Everybody decent is disgusted with Avigdor Lieberman.
Avigdor Lieberman heads up the Israeli deeply nationalist party Yisrael Beitenu (‘Our Home’). It was Avigdor Lieberman who pushed for two of the Arab Israeli parties to be banned from the imminent elections – a ban which was briskly overturned by the Israeli Supreme Court yesterday. Avigdor Lieberman intends to shunt his Citizenship Bill into Israeli law to address the “disloyalty” of Israel’s Arab citizens. He’s interested in population swaps. He voted against pulling out of Gaza in 2005 (and has been making capital out of Hamas rockets ever since). He blamed the Mercav Harev bombings on “incitement” by Arab Israeli MKs. Nevertheless, in 2006 he accepted a responsibility for strategic affairs in the Kadima coalition, obliging Labour MK Ophir Paz-Pines to resign from the cabinet retorting that Lieberman himself was a strategic threat. Israeli politics is bizarre like that.
Everybody who likes to posture as someone who really cares about Palestinian Israelis enjoys ostentatiously displaying how much they despise the views of Avigdor Lieberman – and then too often making him out to be the archetypal Zionist. It’s pretty uncomplicated in fact – the man really is a strategic threat to Israelis and Palestinians alike. And even if being irreconcilably anti-Arab weren’t a strategic threat, being irreconcilably anti-Arab is enough to make you want him to fail. That he became so senior (he resigned in 2008) is a sign of the times and a signal of danger. Lieberman has a very well thought-out plan for the future. It’s not Kach (a party Israel banned because it was in favour of ethnic cleansing), but it involves treating Arab Israelis as a strategic threat.
To tamper with the words and meaning of Hadash (Israeli communists) chair MK Mohammed Barakeh, Avigdor Lieberman is a boycotter’s wet dream. He is their pin-up. He is exactly what boycotters want us to believe that the Israeli government is like. He fits with the whole pantomime narrative about Israel that boycotters force on us. He’s more like George Galloway than anything.
You can imagine what politicians like Lieberman can do with boycotts of Israel. This is a person who calls home-grown boycotts of the occupation a form of incitement to international victimisation of Israel, and blames the Israeli left. He has always blamed the left for “offering solutions to a problem they never understood”. In view of the quality of the recent protests about Gaza, he is looking like a savant these days, which is a crying shame.
“I have no claims against the Arabs, nor against the world. I do have a complaint against the leftists. All of our troubles, all of our problems, all of our victims are because of those people.”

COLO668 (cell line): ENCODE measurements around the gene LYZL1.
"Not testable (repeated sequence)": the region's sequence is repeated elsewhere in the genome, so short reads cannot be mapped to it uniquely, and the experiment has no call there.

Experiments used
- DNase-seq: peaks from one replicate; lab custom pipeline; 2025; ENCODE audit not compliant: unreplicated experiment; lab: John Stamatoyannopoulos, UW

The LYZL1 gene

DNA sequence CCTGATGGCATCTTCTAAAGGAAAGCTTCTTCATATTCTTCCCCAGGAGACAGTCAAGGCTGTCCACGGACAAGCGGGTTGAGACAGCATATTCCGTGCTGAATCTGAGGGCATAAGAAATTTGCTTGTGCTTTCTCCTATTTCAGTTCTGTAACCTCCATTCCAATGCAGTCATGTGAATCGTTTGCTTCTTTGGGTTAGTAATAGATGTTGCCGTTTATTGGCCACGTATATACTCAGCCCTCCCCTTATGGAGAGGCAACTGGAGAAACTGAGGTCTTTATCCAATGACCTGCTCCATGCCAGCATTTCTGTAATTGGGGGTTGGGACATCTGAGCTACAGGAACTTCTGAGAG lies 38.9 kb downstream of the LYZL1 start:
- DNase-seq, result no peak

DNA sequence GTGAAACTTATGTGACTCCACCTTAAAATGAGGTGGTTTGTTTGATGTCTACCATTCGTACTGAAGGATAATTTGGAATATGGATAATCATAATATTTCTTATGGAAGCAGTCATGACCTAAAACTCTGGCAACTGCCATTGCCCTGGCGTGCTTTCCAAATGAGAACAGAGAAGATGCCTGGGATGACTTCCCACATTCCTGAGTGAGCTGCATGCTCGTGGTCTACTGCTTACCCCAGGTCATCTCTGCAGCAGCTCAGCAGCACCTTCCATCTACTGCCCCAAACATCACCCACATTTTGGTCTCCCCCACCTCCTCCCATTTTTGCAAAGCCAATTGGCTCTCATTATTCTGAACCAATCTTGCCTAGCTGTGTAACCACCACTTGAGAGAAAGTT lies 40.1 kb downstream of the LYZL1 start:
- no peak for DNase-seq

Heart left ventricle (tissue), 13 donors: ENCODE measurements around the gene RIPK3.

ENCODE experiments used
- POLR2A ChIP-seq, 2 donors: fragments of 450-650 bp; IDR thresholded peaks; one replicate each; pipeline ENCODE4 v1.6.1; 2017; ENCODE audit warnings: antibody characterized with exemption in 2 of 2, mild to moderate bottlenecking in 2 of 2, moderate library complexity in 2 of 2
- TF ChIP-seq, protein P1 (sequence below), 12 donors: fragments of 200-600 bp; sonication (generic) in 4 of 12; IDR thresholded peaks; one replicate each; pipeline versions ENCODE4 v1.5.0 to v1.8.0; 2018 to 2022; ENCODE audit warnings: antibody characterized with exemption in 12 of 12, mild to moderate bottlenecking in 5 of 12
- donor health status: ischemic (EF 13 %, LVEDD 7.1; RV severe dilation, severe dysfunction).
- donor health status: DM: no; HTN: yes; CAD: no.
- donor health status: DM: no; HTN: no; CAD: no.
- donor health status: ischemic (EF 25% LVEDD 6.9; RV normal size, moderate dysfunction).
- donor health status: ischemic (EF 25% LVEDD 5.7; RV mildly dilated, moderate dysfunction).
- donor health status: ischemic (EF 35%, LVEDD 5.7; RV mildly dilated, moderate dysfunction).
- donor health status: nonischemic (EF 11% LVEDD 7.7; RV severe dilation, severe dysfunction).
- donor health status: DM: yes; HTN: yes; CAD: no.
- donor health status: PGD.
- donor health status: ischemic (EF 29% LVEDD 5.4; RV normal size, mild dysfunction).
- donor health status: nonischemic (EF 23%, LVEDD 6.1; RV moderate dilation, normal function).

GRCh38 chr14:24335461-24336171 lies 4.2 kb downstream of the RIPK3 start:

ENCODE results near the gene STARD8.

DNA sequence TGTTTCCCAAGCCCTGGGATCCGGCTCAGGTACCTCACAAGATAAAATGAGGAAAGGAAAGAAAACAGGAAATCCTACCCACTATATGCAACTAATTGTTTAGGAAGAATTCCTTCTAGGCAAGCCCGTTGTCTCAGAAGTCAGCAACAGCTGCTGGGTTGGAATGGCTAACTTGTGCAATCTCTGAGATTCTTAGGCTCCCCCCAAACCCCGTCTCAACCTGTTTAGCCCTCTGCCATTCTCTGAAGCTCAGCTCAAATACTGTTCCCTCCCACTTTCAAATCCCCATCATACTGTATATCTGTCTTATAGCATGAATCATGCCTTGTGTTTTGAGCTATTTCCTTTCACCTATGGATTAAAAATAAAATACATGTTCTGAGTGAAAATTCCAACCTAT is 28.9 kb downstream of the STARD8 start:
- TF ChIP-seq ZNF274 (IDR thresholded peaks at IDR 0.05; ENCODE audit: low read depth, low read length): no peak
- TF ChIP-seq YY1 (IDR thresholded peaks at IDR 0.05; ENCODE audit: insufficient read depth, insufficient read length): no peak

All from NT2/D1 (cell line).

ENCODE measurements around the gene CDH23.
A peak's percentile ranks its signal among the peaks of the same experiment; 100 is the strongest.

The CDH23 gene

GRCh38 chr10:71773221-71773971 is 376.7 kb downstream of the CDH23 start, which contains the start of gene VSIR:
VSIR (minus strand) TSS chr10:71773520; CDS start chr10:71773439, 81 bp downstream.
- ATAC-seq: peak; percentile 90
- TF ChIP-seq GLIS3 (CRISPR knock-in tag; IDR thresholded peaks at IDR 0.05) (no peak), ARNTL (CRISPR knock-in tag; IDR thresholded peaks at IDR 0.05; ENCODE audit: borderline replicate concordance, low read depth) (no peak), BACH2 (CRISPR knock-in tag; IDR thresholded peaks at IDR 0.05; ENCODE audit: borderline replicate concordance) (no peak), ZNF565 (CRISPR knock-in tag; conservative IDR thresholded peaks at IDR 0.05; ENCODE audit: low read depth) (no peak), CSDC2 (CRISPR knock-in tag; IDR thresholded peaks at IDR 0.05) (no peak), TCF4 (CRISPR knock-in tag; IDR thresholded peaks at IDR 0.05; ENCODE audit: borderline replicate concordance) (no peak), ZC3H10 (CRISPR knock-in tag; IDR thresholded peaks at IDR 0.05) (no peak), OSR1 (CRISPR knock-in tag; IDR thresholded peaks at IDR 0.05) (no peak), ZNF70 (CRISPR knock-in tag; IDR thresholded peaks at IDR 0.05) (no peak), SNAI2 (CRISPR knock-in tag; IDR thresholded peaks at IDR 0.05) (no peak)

He raises politics as a Jewish identity issue. Just as Jewish boycotters call themselves the only good Jews, he insists that good Jews support the settlements.
Richard Silverstein doesn’t seem to perceive any connection between Lieberman calling Jews who try to selectively boycott musicians “kapos” (an incendiary reference to co-opted Jews who policed the Nazi concentration camps in return for higher living standards) and the weak state of the Israeli left.
Newman and Pogrund worried in 2005, before Lieberman got lucky as Deputy Prime Minister, about the boycott strengthening the Israeli right:
“The boycott attempts from abroad only serve to strengthen the voices of the Israeli right, and their simplistic arguments that the British academic community is collectively anti-semitic and – in the words of one senior Israeli professor on the eve of Holocaust day this month – is guilty of repeating what the Nazi-era Germans did to Jewish academics. This knee-jerk, somewhat hysterical, reaction goes down well with the Israeli Jewish public, large sections of whom remain convinced that they stand alone against a hostile world that wishes for nothing more than the extinction of the Jewish state.”
If I can talk in crude political terms (this kind of befits me – but you live and learn) the Israeli right, like the Palestinian right, are standing solidly in the way of the Palestinian state which most Israelis want.
The Israeli left, the progressives – who for obvious reasons of wishing to broaden their support base in Israel aren’t calling for boycott – are the Palestinians’ best allies. Both the Israeli and Palestinian progressives need international support against their rejectionists. When they come together, they get further every time. Camp David, Oslo, Geneva Accords, Taba. They know what peace looks like. Anything we do here in support of Palestinians and Arab Israelis should not undermine the progressives. But the boycott campaign does undermine them. Boycott is the wrong tool for the job because it seems continuous with older hateful boycotts against Jews, and is amenable to being used by the Israeli right to reassert a polarisation between Israelis and Palestinians, and has been overrun by negationists (including British anti-Zionists, although they have little influence), because negation has been the logic and lifeblood of the boycott campaign – if only boycotters would realise its logic. The Israeli right are already deriving sustenance from Ahmedinejad, Haniyeh and Nasrallah. Why would we give the negationists any more? Why would we set Israel – and particularly the Israeli left – up to fail?
On the other hand, if you want to assist Avigdor Lieberman and the nationalists on opposing sides, then go ahead with the boycott campaign. You may end up proving yourself correct, and then won’t you feel on top of the world? Which is what boycotting Israel is all about – right?